We know it can be difficult to broach the topic of mental illness with friends or loved ones, especially to educate them on a term they’re misusing. For that reason, we’ve developed this short guide to help you educate friends and family from a place of compassion.
Here are the Do’s and Don’ts of addressing someone’s OCD joke:
Read up on what OCD is and how common it is. If you have the disorder or know someone who does, then you may already have a good baseline of knowledge about it. But it can also be helpful to have some statistics in your back pocket, like that OCD is the 10th most disabling condition in the world. Also, check out our myths vs facts sheet, which addresses common ways that OCD is misused.
Starting a conversation about OCD can be hard to do. But you can make it easier by anticipating the situation and imagining how you would react so you have a plan. Feel free to use the one-liners below to help.
Start a conversation.
When addressing someone’s joke about OCD, you have a choice to make: You can use the one-liners below and then change the subject, or, if you like, you can use the moment to start a larger conversation about OCD and how mental illness is discussed (or not) in your friend group or family. It’s up to you to decide based on the situation whether you’d like to make one quick statement or use the moment to educate others about OCD. Alternatively, you can follow up by sending people educational materials later.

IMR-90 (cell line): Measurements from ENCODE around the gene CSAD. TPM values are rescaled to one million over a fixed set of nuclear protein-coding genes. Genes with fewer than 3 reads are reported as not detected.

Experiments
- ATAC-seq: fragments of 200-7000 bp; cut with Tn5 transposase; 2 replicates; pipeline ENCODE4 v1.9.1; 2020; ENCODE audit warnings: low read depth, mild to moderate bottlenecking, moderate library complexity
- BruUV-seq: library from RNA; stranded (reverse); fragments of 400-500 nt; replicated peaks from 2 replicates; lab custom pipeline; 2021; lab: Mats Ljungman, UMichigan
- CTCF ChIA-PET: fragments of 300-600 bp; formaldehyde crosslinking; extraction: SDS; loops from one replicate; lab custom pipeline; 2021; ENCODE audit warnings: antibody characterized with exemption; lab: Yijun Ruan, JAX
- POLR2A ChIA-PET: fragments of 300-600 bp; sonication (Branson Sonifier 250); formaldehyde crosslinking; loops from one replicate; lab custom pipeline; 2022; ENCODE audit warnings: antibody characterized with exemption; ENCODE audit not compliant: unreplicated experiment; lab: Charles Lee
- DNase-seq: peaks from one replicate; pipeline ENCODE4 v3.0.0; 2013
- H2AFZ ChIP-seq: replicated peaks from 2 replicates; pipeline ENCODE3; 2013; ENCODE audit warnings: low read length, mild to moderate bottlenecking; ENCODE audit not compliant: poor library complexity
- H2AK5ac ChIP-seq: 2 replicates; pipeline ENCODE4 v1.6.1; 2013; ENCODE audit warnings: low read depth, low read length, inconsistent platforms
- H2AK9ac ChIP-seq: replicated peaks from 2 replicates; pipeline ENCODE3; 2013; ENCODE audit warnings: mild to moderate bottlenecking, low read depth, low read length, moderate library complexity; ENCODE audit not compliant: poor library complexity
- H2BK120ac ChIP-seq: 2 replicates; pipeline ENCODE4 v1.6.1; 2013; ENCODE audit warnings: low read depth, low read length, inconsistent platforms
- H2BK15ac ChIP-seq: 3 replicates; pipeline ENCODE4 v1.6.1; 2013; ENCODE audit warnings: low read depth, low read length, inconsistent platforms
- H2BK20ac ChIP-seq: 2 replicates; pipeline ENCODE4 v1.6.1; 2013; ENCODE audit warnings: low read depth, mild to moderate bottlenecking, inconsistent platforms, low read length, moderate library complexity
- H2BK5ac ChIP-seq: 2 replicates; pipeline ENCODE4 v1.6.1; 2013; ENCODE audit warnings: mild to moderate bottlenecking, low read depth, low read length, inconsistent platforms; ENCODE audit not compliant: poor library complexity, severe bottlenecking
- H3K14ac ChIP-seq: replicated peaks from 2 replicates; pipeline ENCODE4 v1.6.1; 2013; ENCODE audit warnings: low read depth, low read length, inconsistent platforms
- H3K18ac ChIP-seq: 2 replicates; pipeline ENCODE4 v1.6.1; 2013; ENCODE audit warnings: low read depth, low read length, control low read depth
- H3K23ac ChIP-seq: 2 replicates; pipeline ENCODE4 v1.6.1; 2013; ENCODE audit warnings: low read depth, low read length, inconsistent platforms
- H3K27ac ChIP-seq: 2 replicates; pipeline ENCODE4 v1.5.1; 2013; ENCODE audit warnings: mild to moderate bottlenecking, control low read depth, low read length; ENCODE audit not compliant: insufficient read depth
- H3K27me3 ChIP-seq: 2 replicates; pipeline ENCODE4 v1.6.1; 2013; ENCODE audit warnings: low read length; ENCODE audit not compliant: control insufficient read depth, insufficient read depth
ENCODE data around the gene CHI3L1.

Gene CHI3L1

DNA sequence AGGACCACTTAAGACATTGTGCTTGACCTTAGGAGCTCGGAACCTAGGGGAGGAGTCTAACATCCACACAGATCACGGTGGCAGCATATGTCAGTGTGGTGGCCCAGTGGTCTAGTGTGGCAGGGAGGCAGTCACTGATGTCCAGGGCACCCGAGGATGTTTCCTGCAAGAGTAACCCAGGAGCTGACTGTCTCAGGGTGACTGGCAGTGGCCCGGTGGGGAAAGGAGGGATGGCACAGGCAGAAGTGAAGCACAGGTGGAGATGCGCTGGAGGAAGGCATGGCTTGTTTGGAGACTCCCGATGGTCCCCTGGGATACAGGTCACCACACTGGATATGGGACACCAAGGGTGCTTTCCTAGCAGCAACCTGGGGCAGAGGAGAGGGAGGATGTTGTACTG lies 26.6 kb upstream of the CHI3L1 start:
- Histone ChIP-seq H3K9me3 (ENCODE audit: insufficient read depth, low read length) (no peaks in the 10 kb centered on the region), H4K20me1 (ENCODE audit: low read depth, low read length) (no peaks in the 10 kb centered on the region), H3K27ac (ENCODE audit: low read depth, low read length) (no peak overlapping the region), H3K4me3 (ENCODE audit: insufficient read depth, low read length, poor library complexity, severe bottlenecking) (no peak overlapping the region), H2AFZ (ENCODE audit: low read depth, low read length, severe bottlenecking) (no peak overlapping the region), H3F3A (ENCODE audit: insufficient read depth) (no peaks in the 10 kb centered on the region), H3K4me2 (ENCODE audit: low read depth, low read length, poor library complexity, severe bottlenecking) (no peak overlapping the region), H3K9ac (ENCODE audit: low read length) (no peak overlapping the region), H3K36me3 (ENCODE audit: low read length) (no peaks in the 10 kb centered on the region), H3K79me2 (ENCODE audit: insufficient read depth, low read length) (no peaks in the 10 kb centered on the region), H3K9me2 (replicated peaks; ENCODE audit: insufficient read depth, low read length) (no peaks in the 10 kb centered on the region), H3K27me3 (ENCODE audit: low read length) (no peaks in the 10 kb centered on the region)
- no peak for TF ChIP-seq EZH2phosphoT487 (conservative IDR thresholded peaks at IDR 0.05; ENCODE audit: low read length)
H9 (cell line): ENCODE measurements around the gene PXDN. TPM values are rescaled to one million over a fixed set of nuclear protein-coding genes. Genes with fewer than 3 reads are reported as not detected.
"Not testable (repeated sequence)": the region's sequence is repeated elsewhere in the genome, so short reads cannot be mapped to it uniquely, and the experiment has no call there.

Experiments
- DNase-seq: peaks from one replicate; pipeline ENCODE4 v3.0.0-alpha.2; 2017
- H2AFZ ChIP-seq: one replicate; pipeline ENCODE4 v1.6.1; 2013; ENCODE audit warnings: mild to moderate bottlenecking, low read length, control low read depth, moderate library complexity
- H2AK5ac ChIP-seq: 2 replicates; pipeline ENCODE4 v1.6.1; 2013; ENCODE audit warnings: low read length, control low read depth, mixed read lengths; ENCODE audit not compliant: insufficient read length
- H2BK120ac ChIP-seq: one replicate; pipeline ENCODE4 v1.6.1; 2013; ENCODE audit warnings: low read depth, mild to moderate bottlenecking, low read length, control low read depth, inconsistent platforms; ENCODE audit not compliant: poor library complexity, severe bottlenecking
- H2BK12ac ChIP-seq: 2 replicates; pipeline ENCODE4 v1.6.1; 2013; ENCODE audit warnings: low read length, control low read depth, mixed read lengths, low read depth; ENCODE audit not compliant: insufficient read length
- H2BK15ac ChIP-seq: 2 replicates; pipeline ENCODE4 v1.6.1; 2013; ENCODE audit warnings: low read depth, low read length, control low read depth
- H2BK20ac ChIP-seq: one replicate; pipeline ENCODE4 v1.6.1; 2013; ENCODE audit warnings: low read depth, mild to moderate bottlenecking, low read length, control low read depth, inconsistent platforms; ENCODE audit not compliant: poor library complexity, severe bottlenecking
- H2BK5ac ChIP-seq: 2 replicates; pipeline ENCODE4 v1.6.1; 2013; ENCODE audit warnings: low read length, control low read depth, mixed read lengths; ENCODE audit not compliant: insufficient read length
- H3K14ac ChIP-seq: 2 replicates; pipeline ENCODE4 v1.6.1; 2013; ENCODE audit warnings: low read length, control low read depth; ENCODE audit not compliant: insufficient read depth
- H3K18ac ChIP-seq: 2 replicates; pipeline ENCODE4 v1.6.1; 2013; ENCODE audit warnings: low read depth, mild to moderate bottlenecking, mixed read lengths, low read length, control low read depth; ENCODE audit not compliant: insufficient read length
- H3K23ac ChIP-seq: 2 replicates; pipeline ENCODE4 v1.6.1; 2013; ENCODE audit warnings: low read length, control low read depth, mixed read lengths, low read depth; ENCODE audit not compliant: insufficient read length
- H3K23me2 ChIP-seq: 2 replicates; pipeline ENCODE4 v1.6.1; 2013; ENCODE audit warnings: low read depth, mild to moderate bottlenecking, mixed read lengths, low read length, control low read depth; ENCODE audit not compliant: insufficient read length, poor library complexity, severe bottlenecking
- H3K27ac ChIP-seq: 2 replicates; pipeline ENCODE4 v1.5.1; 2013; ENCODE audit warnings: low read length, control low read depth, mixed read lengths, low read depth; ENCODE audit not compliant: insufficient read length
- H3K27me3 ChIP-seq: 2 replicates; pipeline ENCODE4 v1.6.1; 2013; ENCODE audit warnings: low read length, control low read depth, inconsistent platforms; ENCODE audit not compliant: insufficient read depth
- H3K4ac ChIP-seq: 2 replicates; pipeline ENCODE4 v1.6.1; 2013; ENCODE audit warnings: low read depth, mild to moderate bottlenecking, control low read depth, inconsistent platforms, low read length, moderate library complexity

Understand that most of the time, no harm is intended.
Most of the time, when people use the term OCD as an adjective, it’s not because they have any ill intentions. They are simply using a word as they have heard it used. And while that’s not their fault, it is their fault if they get educated but continue to use the word incorrectly. Approaching them with compassion, not making any judgments that they are a "bad person" for it, and remembering that we all have the capacity to change in the future, can make all the difference in how they think about the term moving forward.
Practice self care.
We know that all of this is much easier said than done. So if you’re ever in a situation where someone uses OCD as an adjective and you don’t do something, don’t beat yourself up about it. Sometimes the time just isn't right. If it happened recently, then it’s not too late to send them a quick message. And if you do say something, give yourself a pat on the back for doing a hard thing and taking a step to reduce stigma!
Don’t start a fight.
You’re entitled to be angry when someone makes light of OCD. At the same time, it’s up to you to decide how to respond. If you channel your anger into rage and lash out, it will alienate the other person and potentially affect your relationship with them. Plus, they might not even understand what they did wrong, and, even worse, they might double down on their opinion. Try to stay calm and know that in most cases, no harm is intended.
Don’t feel pressured to disclose.
If you have OCD but don’t want to share your diagnosis, that’s up to you. You don’t have to have a mental illness to be passionate about ending stigma, so unless you want to talk about how OCD has affected your life, there is no need to disclose. Plus, if you have OCD and someone asks you if you do, you can say no.
Don’t use shame as a tactic.
Behavior change research shows that evoking feelings of guilt/shame do not lead to effective change — plus, this can actually have the opposite effect, of people becoming stubborn and “digging their heels in.” Instead, approach the situation with compassion.
- It is interesting you just said you are “a little OCD”. I think what you meant was everyone can be a little obsessive or a little compulsive. Did you know that OCD is actually a psychological disorder?
- People with OCD are not weird or crazy; it's a serious mental illness that causes them great distress.
- I don’t think we should use a mental disorder as an adjective. Can we think of a different word to use?
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